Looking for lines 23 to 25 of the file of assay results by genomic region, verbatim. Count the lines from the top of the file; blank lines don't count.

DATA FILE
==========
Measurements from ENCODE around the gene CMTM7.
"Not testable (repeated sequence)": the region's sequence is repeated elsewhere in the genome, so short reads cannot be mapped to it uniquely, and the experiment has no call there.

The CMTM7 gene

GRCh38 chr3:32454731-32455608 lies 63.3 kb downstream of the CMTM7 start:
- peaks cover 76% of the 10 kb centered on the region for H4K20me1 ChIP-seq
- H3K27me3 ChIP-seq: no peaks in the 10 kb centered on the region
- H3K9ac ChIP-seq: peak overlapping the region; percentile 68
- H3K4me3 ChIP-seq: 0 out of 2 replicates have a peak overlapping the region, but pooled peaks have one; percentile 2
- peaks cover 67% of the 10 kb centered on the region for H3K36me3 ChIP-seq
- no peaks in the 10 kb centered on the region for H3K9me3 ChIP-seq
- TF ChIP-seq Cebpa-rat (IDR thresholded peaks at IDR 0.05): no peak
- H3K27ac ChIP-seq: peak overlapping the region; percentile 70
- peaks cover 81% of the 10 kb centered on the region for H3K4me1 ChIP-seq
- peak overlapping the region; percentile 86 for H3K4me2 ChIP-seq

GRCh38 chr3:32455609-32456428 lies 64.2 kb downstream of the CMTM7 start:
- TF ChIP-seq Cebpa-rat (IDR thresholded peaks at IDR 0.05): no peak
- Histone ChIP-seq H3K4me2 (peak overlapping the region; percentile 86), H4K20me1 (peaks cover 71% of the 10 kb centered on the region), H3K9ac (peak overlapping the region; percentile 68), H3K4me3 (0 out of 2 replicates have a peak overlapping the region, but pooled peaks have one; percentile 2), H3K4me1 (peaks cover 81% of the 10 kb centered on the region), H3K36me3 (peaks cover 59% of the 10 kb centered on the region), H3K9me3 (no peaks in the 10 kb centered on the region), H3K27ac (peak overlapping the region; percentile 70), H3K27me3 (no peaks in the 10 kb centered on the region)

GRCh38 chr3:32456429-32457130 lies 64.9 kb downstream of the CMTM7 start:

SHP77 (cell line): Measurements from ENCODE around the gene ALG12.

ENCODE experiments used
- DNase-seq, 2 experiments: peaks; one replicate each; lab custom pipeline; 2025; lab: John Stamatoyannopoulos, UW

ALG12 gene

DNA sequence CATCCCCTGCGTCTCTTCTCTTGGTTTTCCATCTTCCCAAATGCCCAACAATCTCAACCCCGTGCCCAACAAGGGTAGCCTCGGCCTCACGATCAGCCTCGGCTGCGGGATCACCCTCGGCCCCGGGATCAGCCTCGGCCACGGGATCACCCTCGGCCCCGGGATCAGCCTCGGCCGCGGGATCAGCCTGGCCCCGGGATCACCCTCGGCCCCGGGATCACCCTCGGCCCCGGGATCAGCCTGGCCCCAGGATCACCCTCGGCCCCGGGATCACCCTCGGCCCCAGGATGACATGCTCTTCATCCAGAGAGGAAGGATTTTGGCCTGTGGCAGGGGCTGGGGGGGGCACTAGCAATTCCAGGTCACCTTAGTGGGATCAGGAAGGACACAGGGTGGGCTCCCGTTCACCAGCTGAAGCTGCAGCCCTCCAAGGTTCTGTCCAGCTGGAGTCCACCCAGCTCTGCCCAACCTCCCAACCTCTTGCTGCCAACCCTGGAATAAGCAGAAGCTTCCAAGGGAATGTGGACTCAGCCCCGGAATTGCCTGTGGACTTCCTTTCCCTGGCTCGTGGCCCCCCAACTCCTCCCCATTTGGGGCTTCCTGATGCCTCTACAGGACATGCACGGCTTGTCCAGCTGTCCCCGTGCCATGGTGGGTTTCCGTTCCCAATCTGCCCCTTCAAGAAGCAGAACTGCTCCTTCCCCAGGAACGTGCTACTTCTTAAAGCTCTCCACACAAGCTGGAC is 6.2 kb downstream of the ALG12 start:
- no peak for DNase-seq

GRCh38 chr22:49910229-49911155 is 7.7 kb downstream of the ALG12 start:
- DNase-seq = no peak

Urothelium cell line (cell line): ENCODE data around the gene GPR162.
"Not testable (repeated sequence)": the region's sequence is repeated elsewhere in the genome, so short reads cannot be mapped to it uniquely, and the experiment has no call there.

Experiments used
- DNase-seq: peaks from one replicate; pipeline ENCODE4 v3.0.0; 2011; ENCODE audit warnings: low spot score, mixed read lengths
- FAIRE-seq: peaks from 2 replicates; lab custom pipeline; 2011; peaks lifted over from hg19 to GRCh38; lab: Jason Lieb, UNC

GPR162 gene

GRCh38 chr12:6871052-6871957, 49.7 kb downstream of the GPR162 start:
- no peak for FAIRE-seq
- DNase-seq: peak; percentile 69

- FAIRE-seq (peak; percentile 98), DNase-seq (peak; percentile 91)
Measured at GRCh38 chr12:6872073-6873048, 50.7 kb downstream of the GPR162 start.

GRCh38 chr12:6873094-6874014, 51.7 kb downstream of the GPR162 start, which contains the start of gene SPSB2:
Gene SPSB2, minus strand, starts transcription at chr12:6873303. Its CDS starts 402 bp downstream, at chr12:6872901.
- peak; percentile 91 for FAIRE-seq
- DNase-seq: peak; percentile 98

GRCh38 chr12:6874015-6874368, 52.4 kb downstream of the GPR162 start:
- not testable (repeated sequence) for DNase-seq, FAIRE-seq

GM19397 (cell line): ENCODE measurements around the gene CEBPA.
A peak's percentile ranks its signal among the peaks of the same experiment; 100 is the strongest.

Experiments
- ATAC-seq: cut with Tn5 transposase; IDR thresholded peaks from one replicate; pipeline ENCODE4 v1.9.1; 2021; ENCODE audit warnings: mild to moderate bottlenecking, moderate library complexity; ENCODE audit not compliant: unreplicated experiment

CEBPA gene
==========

DNA sequence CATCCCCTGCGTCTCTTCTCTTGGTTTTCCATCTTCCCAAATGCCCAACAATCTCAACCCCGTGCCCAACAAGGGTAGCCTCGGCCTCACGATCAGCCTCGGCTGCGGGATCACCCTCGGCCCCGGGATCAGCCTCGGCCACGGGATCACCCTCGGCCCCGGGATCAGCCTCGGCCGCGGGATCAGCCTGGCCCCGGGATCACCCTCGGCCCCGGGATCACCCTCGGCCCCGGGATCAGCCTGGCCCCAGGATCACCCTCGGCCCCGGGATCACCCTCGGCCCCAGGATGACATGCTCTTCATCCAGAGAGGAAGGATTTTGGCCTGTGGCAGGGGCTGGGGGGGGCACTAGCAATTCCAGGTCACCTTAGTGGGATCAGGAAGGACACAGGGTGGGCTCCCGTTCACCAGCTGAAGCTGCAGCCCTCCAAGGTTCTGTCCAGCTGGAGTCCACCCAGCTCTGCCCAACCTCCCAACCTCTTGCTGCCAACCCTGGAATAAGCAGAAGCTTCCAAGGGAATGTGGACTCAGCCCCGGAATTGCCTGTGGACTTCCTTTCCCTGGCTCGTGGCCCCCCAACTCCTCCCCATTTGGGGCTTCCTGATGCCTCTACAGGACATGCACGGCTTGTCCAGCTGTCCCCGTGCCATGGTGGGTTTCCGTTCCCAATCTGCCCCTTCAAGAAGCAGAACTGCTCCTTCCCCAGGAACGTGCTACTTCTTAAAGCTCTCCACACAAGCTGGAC is 6.2 kb downstream of the ALG12 start:
- no peak for DNase-seq

GRCh38 chr22:49910229-49911155 is 7.7 kb downstream of the ALG12 start: